The data definition language (DDL)

The Data Definition Language is the part of the SQL language that allows you to perform operations on the objects that make up the structure of a database (i.e. the container). These objects are TABLES, VIEWS or INDEX. (The present section focuses on the manipulation of tables and indexes, the views are discussed in a later section).
The possible operations with the DDL are the creation of objects, the removal of objects (delete) and their modification (subject to certain reservations).

1.1 Create a table

When creating a table, one must identify it (give it a name) and define its structure, i.e. the columns that compose it.

 CREATE TABLE table (data type column [NOT NULL], …);

The expression NOT NULL means that when adding a new row to the table, the column must have a value. The term NULL in this column will not be tolerated.

Create a table that allows you to save invoices.
CREATE TABLE Invoice (invoice_number VARCHAR (10) NOT NULL, date_bill DATETIME NOT NULL, customer_name VARCHAR (40), amount DECIMAL (8,2));

1.1.1 The primary key constraint (PRIMARY KEY)

The PRIMARY KEY clause is used to identify the primary key of the table. Primary keys always have the characteristics of being obligatory and unique. This constraint makes it possible to ensure compliance with these characteristics. Note that there is always only one primary key per table.

Create a table that allows you to save your buddy's phone list. Consider that the name and date of birth are a valid primary key.
CREATE TABLE Buddy(
last_name VARCHAR (30) NOT NULL,
first_name VARCHAR (30) NOT NULL,
date_birth DATETIME,
phone VARCHAR (10),
CONSTRAINT Buddy_pk PRIMARY KEY (last_name, birth_date));

Thus defined, the structure of the table requires a value for the ‘last_name’ and ‘date_birth’ columns, and the combined value of these columns must be unique for all rows in the table.

1.1.2 The constraint of uniqueness (UNIQUE)

When some values must be unique without the primary key, a unique constraint can be used. This constraint ensures that the value is unique for the entire table, but null values are allowed.

 CONSTRAINT UNIQUE constraint (list of columns)

1.1.3 The referential integrity constraint (FOREIGN KEY)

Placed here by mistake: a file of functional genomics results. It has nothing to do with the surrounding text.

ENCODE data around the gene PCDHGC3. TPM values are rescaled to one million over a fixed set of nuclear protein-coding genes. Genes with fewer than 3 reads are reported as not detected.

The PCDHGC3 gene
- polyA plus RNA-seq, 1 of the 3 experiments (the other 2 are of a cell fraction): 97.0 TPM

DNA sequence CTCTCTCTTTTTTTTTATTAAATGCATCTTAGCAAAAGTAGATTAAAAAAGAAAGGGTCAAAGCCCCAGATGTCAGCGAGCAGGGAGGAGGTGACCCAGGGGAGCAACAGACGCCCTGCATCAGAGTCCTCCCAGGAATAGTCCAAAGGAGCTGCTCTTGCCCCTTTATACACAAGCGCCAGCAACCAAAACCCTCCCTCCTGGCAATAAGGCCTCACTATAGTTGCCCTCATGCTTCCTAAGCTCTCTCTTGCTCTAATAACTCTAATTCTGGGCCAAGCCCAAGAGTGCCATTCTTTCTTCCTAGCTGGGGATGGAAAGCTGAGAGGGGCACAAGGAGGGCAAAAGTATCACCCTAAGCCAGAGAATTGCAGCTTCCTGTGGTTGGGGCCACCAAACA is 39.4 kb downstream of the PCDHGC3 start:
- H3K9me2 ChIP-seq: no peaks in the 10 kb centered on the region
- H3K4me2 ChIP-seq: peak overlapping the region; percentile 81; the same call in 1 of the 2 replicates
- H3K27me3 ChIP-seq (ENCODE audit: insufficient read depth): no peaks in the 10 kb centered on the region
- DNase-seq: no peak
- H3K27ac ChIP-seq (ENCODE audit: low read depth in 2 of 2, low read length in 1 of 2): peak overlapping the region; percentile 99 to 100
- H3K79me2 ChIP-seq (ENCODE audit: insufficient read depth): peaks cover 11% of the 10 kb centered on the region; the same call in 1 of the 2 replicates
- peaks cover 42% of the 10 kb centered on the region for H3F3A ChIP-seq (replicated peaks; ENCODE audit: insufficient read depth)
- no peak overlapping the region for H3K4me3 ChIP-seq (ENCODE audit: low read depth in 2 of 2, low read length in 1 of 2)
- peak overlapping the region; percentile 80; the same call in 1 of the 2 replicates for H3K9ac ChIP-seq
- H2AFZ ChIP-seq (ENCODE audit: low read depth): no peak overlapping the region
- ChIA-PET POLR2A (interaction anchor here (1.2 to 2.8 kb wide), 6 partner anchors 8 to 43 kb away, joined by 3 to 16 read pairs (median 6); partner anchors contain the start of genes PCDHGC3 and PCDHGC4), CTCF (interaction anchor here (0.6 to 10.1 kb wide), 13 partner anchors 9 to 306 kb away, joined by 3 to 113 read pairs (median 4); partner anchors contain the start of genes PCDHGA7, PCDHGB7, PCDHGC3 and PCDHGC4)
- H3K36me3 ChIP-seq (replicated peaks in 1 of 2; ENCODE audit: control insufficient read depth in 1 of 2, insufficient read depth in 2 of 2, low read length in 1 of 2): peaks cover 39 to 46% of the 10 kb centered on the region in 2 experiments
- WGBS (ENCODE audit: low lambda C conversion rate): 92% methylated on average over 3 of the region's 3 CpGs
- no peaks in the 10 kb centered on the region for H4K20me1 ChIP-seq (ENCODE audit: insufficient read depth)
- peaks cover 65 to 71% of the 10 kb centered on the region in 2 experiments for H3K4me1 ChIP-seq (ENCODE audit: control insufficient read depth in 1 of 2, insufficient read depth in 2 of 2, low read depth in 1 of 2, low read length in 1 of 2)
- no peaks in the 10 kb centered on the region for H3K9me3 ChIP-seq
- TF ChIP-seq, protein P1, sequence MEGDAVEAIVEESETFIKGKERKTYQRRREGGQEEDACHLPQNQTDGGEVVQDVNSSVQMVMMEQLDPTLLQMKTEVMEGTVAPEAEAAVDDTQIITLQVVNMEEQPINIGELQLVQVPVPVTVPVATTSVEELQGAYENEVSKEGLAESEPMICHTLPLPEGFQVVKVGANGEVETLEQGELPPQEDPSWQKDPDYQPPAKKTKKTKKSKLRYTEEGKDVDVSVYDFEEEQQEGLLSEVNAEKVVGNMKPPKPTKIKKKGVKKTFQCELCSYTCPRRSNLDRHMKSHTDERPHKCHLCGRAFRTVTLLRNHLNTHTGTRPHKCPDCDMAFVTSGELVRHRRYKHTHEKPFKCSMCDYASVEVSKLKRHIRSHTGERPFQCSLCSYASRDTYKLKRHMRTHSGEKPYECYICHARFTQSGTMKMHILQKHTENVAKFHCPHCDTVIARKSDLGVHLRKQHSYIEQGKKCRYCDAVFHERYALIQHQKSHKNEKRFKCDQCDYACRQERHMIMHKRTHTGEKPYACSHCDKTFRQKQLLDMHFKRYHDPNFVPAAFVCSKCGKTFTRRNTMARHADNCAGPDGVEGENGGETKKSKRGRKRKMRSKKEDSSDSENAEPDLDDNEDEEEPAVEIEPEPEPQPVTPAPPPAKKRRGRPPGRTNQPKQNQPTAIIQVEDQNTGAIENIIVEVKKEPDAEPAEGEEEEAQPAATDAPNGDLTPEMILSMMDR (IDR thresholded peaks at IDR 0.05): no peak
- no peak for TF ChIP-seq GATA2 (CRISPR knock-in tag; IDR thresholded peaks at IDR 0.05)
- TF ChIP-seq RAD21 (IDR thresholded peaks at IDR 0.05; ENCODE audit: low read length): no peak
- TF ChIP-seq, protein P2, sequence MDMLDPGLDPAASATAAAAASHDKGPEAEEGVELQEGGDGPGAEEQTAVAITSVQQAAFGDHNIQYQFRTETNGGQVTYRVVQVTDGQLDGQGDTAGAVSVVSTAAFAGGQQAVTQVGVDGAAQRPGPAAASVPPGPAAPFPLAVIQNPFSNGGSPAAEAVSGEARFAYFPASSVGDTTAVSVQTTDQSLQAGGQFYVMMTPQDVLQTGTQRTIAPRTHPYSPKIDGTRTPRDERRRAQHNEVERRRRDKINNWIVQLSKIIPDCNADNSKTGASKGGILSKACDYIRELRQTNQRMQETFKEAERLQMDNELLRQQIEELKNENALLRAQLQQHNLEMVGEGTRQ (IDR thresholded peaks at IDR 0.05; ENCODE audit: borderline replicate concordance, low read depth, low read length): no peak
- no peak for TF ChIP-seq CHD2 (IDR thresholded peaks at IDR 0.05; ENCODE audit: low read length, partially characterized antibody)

If the table contains a remote key, it is possible to add a clause that defines a referential integrity constraint with the table referred to by the foreign key.

CONSTRAINT constraint FOREIGN KEY (list of columns) REFERENCES table [(list of columns)]

When a new row is added to the table where a referential constraint has been defined, the RDBMS checks whether the value of the remote key already exists as the primary key value in the reference table.

Define a referential integrity constraint between the Project table and the Leader table.
CREATE TABLE Project (
project_code VARCHAR (5) NOT NULL,
start_date DATE NOT NULL,
end_date DATE,
emp_no VARCHAR (3),
CONSTRAINT Project_pk PRIMARY KEY (project_code),
CONSTRAINT Project_fk_Chef FOREIGN KEY (emp_no)
REFERENCES Leader);

By default, the constraint is set on the primary key of the reference table. If one wishes to establish the constraint on another value (columns) of the reference table then, in the FOREIGN KEY clause, it is necessary to provide the name or names of the columns being the reference.

1.2 Delete a table

A table is deleted using the DROP TABLE statement.

 DROP TABLE table;

When a table is erased, other objects associated with this table are likely to disappear at the same time (such as indexes).

1.3 Modify a table

You can modify the structure of an existing table. The SQL standard is limited on the nature of the allowed changes (it does not allow the modification of the data type of a column, for example), but several DBMS on the market offer greater possibilities. The following syntax is that of SQL Server.
Note that changes made to a table that already contains data may be restricted. The desired transformation must be applicable to the existing data.
Essentially, the changes are for two things: the columns of the table, or its constraints.

 To modify the columns:
ALTER TABLE table ADD column column_definition;
ALTER TABLE table DROP COLUMN column;
ALTER TABLE table ALTER COLUMN column column_definition;
To modify the constraints:
ALTER TABLE table ADD CONSTRAINT constraint constraint_definition;
ALTER TABLE table DROP CONSTRAINT constraint;

Note that it is not possible to modify a constraint, it must be removed and recreated with a new form.

Add a column to the Leader table to record the project manager's phone number.
ALTER TABLE Leader ADD telephone VARCHAR (10);

1.4 Creating an index

SQL does not require a user to know the existence of indexes to manipulate a database. There is no clause in any data manipulation statement to specify the use of an index. The RDBMS decides for itself whether the query composed by the user requires the use of an index. Indexes are required to ensure adequate database performance and are part of the design decisions that a database administrator must make.
The CREATE INDEX statement is used to add an index to the database.

 CREATE [UNIQUE] INDEX index ON table (list of columns that make up the index);

Remark
If the UNIQUE keyword is included, then the index will check that each entry in the index is unique. It will be impossible to add a new row in the table that would cause the duplication of one of the entries in the index. Typically, the use of the UNIQUE character corresponds to the definition of a primary key, or an alternative key.

1.5 Clear an index

You delete an index the same way you delete a table, i.e. by the DROP statement.

 DROP INDEX index;


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